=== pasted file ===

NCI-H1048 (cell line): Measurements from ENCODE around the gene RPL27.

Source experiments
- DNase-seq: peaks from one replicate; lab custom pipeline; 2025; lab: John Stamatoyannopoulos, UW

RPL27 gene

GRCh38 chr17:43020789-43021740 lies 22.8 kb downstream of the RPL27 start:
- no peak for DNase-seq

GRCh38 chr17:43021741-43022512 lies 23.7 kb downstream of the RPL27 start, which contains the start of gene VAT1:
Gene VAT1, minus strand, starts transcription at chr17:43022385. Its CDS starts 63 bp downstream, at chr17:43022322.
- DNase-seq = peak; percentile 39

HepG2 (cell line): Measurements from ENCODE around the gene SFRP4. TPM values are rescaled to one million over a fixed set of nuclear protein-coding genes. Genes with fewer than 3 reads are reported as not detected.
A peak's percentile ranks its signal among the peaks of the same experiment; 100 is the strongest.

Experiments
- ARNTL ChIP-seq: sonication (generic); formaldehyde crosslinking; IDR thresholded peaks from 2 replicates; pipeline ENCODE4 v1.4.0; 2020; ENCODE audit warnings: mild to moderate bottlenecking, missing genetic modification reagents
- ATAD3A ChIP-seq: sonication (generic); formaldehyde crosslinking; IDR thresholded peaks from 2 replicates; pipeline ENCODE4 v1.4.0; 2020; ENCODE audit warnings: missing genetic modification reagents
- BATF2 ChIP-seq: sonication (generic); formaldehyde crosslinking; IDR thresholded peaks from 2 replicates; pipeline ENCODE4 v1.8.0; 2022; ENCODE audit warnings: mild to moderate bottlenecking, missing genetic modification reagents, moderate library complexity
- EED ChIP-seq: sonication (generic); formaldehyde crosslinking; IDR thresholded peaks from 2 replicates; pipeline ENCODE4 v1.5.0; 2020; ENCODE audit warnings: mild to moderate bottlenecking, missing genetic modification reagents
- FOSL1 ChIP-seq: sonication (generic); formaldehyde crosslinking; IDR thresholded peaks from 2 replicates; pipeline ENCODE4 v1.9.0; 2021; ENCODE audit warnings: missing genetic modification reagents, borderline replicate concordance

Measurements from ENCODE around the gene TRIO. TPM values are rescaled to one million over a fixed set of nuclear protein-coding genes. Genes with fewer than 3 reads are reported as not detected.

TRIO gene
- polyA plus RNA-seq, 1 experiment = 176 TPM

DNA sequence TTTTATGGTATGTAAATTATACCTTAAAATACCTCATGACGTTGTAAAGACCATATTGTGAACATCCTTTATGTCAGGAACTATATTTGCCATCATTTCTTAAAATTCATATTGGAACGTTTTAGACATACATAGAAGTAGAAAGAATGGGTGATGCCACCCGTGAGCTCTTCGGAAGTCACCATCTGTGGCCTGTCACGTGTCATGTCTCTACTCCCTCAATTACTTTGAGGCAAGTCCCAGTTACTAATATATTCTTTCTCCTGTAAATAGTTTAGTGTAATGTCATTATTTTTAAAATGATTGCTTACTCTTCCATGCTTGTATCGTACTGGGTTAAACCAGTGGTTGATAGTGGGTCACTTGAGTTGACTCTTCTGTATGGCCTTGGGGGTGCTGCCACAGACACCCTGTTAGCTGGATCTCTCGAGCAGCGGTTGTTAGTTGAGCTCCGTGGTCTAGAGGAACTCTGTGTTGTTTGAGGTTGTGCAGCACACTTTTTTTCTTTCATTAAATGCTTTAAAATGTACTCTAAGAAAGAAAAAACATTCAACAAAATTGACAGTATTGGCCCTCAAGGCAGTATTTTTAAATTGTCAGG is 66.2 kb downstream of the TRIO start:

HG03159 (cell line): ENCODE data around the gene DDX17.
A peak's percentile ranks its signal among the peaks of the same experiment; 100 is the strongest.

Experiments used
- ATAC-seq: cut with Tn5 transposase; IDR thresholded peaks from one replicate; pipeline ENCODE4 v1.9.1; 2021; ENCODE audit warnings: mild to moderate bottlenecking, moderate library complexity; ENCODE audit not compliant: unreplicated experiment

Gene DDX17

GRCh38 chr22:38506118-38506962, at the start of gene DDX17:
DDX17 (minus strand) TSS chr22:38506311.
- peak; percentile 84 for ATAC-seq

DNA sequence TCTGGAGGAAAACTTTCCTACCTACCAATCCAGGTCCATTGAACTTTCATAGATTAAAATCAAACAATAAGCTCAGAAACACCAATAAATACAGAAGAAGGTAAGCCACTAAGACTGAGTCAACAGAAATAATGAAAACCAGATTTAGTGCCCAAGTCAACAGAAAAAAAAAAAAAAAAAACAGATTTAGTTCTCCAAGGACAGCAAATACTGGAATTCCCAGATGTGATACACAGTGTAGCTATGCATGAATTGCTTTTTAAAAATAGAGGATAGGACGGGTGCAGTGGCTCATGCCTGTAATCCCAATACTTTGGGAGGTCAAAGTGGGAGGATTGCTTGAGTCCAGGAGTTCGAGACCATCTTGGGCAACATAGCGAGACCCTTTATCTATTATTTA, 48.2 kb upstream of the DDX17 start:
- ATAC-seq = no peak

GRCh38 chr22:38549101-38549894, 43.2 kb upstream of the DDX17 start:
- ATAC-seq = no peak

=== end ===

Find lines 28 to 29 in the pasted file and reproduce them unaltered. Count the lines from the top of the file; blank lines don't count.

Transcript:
DDX17 (minus strand) TSS chr22:38506311.
- peak; percentile 84 for ATAC-seq